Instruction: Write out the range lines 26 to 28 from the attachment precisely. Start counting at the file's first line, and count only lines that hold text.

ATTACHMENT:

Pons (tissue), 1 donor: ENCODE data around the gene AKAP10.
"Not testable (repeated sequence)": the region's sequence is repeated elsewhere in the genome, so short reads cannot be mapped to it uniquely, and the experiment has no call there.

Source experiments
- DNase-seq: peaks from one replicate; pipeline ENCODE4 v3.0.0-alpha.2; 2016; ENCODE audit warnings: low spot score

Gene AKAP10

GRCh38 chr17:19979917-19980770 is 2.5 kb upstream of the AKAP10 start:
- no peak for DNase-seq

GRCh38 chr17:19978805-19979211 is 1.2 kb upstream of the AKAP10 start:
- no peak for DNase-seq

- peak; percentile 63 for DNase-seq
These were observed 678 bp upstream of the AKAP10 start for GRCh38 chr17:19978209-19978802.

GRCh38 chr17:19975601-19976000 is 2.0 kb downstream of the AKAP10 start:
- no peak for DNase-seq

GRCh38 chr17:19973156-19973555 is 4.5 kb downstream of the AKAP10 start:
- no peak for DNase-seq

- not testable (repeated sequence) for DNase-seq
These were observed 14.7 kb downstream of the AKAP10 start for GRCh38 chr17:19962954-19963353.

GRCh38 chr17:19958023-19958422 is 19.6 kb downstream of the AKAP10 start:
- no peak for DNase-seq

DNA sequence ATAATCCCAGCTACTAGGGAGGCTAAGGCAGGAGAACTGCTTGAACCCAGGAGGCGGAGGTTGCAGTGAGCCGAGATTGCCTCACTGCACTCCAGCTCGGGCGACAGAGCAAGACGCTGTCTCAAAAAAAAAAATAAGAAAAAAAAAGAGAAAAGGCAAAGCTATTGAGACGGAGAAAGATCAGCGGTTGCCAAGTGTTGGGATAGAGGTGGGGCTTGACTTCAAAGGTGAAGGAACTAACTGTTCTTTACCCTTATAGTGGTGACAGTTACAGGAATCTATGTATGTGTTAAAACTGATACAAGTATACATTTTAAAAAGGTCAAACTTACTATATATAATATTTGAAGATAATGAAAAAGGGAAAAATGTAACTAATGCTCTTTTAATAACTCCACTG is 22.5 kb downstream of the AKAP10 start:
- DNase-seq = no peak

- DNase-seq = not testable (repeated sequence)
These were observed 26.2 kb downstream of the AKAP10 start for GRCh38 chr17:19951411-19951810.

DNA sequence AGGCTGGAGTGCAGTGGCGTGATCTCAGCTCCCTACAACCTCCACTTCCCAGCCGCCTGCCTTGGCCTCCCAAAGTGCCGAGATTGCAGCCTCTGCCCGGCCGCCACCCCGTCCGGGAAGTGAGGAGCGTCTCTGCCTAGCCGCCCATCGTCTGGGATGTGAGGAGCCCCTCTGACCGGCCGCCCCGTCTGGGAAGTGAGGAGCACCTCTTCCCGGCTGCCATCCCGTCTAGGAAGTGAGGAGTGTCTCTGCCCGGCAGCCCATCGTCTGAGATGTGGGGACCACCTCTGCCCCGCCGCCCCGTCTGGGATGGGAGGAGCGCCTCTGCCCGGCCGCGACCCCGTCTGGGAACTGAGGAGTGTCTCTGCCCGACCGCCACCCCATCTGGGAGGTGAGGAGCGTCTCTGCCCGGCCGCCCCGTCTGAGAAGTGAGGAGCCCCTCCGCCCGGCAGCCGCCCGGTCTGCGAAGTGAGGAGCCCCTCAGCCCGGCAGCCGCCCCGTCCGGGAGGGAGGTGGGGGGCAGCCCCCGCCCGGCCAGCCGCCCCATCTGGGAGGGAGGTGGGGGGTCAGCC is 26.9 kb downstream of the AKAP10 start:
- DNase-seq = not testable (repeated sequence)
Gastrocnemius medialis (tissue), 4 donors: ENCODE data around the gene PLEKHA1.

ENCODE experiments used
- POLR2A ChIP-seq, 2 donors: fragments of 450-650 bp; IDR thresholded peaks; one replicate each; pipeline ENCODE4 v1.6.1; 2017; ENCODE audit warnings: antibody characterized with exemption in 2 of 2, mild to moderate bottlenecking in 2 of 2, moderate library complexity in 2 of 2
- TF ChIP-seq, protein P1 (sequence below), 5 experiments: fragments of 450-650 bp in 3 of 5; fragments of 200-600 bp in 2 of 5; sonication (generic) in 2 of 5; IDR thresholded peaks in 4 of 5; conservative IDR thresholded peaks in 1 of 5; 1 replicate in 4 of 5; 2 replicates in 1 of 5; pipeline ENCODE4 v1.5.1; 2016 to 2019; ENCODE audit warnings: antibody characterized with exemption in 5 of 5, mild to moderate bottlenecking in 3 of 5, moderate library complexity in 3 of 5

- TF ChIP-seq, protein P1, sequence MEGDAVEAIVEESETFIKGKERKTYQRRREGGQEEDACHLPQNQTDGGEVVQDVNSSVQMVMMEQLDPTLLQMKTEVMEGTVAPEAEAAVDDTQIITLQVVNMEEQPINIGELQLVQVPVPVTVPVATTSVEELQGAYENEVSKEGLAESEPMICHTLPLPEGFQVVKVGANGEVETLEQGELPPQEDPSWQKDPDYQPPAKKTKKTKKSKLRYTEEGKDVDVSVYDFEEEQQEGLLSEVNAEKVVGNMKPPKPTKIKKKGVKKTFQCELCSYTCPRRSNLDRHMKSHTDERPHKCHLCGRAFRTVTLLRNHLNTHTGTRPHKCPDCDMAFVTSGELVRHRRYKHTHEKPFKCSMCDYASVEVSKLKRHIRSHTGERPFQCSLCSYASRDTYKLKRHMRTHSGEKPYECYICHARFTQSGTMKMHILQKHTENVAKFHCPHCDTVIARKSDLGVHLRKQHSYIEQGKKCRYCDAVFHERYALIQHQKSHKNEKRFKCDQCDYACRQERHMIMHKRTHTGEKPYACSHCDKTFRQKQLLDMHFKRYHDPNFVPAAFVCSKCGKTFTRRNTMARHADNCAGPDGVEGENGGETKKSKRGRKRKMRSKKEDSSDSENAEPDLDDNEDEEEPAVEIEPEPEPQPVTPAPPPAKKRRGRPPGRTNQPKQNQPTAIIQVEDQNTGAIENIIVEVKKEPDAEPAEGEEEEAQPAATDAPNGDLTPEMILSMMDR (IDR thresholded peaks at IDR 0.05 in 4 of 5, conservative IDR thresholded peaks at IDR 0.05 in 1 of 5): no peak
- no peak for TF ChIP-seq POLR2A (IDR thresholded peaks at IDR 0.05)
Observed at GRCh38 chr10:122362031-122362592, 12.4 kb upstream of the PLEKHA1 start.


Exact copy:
Gastrocnemius medialis (tissue), 4 donors: ENCODE data around the gene PLEKHA1.

ENCODE experiments used
- POLR2A ChIP-seq, 2 donors: fragments of 450-650 bp; IDR thresholded peaks; one replicate each; pipeline ENCODE4 v1.6.1; 2017; ENCODE audit warnings: antibody characterized with exemption in 2 of 2, mild to moderate bottlenecking in 2 of 2, moderate library complexity in 2 of 2